June 2019
Calling for an On-Time State Budget with Needed Funding for PA Public Schools
June 30 marks the date by which the Pennsylvania General Assembly is constitutionally required to adopt a state budget every year. Budget negotiations are likely to begin in earnest after June 3, when both the House and Senate reconvene in the Capitol. ELC continues to work with our PA Schools Work partners in pushing the legislature to enact the governor’s education budget in full and on time. We have joined thousands of Pennsylvanians in signing a petition to enact an increase of at least $260 million for basic education, special education, and career and technical education for the 2019-20 fiscal year. Please sign the petition , call your legislators , and urge the General Assembly to quickly approve the governor’s full proposed budget and begin working on a permanent funding solution.
Pursuing Justice for Youth Who Were at Glen Mills
Our class action suit on behalf of youth who were abused and denied education at Glen Mills Schools is moving forward in US District Court. Lawyers from ELC, Juvenile Law Center, and Dechert LLP filed the suit April 11 against the now-closed school, the state departments of education and human services, and Chester County Intermediate Unit (CCIU), charging abuse by Glen Mills, lack of oversight by the state and CCIU, and denial of educational rights of students.

We expect defendants to file motions to dismiss the case. In a conference on May 22, Judge Bartle set a schedule for those motions and responses. We anticipate a ruling on those motions by early fall and hope to see the case move toward trial. Since filing the case, attorneys have received multiple calls from former students at Glen Mills, many going back decades, who have shared horrific stories of abuse, intimidation, and lack of education.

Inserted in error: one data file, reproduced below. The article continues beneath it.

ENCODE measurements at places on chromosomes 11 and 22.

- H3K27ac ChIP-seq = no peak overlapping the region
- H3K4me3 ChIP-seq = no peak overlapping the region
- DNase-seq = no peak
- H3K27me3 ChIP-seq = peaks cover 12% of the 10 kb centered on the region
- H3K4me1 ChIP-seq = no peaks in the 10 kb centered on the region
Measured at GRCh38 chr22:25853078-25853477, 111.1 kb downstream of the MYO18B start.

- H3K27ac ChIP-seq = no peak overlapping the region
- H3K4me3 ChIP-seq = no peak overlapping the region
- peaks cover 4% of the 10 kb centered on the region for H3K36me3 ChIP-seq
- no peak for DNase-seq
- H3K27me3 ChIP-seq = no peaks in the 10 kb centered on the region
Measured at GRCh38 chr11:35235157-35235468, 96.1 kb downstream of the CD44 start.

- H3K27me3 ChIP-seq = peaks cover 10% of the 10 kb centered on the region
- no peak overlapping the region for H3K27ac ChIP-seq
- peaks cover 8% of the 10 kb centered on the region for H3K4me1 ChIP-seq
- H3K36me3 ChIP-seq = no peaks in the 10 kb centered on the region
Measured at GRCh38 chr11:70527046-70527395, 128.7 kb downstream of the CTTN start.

Promoting Responsible Charter Reform
ELC is troubled by proposed state legislation that would undermine efforts, like those promoted in our recent report on Philadelphia charter schools, to ensure that local school boards effectively monitor civil rights compliance and equitable access in charters. HB 357 was recently approved by the PA House Education Committee and is currently under consideration by the full House. The bill would require PDE to develop a single form for all 500 school districts to use statewide for both charter applications and renewals and would prohibit local school boards from requesting the types of demographic and civil rights compliance data we highlighted in our report. We are working with partners across the state to oppose this flawed legislation , as it would represent a step backwards in charter authorization.